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Unread 07-11-2012, 04:03 PM
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Sensors

Can you guys tell me some useful sensors to have?
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Unread 07-11-2012, 04:12 PM
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Re: Sensors

Potentiometers and encoders can tell you distance and angle, depending on how they are used and assumptions that are made.
Limit switches tell you if you have (or better yet, are just about to) hit something.
Ultrasonic sensors do the same thing as limit switches, except that they also tell you how far it is before you hit it. (There are other range-finding sensors but those can cost a pretty penny.)
Light sensors can be useful for line following.
Cameras help you sight on a target.

Care to elaborate on a potential application of said sensors, or is this more of a "We are about to lose money from this year, what should we stock up on?" type of question?
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Unread 07-11-2012, 04:48 PM
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Re: Sensors

Well I was wondering specific sensors that are better than others, and I am somewhat worried about others spending OUR robotics budget. Our 'providers of money' told our team that we had an unlimited budget, so everyone else in the building are purchasing outrageous amounts of stuff on things we don't need and we don't want and nobody will use. Someone bought 500 dollars worth of bee bots, and they were only used once, to drive around with markers attached to draw on our floors, also someone bought 6 new macs even through we have 2 computer rooms filled with 20 perfectly fine PCs and we have a few imacs, most of the macs have not even been turned on yet after 2 weeks. And we haven't even gotten anything since we held a competition a few months back. So I guess I am kind of worried about our budget being blown.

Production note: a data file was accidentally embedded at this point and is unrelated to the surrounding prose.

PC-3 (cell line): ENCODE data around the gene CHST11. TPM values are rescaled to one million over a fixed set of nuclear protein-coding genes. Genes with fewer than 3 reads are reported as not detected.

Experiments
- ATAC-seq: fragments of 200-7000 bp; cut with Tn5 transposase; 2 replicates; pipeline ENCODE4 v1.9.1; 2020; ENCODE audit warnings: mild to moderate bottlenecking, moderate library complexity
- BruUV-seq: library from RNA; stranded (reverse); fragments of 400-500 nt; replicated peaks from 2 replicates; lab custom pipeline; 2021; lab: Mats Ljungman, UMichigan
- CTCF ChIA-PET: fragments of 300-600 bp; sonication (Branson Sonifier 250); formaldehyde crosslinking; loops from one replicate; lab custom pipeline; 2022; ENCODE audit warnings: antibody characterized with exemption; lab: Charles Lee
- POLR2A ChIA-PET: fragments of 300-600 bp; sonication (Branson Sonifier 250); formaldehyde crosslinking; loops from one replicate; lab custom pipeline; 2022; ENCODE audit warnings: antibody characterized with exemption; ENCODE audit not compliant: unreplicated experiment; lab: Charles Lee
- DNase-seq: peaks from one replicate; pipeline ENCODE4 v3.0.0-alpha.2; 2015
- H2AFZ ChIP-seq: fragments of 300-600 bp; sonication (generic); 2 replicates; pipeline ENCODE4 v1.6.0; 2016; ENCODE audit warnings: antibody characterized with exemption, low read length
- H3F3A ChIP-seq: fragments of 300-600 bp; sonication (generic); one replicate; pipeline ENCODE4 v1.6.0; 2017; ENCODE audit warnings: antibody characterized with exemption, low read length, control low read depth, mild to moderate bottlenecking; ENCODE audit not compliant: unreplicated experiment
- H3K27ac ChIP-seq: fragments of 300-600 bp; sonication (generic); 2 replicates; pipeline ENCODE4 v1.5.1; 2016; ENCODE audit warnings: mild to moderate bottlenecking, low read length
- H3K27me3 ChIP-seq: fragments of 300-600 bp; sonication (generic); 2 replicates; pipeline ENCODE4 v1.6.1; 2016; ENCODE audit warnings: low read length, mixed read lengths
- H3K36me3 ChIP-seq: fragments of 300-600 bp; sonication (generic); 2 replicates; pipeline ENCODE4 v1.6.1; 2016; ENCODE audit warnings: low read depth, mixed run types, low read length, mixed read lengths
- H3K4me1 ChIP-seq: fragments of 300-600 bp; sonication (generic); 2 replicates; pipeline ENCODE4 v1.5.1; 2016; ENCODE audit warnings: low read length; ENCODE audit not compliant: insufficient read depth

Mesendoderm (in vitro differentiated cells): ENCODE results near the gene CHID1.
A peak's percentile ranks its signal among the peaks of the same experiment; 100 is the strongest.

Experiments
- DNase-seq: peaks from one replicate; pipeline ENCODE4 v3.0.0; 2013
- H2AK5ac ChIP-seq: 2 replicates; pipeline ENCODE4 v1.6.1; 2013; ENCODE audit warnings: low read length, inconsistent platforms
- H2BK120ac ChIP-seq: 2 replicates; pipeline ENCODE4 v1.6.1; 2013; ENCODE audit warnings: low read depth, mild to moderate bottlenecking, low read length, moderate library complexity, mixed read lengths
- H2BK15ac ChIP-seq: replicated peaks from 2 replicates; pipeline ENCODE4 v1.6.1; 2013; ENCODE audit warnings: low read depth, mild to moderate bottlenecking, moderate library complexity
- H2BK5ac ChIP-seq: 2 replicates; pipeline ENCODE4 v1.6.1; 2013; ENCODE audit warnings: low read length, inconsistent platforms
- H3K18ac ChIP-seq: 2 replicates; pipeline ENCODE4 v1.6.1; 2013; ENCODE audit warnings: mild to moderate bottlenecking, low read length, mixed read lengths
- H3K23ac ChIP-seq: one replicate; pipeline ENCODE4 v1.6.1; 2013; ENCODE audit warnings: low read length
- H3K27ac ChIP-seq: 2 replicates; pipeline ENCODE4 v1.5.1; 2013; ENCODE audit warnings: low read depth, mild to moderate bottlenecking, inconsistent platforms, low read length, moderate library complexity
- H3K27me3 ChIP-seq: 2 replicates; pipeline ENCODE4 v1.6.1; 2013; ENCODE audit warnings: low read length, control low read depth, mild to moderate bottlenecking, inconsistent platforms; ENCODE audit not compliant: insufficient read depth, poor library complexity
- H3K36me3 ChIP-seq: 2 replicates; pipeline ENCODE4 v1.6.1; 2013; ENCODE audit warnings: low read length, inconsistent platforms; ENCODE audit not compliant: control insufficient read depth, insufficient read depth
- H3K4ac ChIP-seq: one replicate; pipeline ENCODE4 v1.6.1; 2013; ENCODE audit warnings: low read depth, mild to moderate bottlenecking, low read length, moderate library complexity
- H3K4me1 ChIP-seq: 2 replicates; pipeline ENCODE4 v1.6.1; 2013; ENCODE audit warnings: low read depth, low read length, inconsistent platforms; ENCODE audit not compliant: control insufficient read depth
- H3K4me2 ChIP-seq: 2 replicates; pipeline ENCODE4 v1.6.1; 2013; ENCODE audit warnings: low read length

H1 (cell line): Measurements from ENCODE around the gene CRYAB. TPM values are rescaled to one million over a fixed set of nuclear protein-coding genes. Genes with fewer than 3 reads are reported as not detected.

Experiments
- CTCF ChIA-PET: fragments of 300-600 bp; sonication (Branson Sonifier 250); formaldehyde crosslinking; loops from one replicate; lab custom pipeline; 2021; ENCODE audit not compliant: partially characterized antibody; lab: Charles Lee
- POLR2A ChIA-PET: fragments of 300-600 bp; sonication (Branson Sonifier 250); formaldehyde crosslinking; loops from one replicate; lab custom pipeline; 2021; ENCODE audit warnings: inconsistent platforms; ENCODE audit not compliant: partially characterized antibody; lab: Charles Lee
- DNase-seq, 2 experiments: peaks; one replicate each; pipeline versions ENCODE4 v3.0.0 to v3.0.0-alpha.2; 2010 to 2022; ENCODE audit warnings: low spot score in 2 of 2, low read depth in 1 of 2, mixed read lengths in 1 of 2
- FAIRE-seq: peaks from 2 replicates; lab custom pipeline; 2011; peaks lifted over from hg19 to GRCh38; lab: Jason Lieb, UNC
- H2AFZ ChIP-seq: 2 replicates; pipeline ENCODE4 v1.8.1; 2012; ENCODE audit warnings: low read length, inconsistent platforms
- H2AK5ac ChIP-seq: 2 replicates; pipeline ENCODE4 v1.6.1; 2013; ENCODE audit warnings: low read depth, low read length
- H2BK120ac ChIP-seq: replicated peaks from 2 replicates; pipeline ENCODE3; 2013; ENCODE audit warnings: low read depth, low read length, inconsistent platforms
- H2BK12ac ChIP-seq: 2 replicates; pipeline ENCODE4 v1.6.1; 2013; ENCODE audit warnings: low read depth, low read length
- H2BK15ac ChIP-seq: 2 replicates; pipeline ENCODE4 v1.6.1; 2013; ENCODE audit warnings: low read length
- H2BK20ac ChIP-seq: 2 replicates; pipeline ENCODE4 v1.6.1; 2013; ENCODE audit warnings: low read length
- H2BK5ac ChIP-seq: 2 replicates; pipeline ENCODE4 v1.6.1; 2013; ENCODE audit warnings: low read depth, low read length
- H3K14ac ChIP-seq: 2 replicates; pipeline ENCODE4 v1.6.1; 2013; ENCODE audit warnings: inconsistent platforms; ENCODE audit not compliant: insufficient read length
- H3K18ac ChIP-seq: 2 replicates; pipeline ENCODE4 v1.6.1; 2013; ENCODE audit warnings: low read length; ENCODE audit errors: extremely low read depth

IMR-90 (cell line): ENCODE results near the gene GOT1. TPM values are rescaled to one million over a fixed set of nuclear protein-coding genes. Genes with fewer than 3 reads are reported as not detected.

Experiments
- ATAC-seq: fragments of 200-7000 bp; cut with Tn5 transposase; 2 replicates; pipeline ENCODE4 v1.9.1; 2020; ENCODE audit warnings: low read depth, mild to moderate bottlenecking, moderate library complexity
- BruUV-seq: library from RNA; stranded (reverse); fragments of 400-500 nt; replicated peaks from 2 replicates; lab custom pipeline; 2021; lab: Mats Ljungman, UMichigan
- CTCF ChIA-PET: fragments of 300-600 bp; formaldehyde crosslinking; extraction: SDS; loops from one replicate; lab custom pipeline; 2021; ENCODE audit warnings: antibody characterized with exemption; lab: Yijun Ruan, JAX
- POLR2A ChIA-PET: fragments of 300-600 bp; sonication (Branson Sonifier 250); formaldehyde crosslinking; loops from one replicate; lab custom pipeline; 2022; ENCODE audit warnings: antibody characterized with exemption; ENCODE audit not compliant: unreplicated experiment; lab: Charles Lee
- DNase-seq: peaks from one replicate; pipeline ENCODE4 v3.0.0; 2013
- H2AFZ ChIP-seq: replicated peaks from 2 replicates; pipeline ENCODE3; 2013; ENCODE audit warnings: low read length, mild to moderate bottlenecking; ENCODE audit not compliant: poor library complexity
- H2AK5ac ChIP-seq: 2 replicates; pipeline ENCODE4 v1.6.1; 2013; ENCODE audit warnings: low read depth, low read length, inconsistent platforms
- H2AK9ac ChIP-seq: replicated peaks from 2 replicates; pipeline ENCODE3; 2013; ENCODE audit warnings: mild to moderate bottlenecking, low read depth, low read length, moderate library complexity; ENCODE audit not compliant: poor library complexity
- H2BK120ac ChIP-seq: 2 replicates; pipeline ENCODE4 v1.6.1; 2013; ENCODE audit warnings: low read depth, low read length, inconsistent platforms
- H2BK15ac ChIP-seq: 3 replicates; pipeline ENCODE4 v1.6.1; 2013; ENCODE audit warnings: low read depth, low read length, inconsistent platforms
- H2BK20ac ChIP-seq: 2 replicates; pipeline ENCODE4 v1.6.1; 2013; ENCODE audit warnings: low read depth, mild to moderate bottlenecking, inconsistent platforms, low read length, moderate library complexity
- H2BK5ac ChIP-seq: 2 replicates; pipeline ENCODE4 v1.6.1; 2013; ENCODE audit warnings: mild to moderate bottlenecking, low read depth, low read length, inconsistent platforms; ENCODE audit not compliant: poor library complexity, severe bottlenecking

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Unread 07-11-2012, 04:57 PM
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Re: Sensors

The best sensor is one you have experience with.

Get a handful of encoders from USDigital and play around with them as a team. Learn how they work, and make sure you can make them work. That way, when the season comes, you'll be able to pick out the correct encoder for the correct job.

Do the same for potentiometers. Single turn and multiple turn, and as a team figure out what applications you would use each for.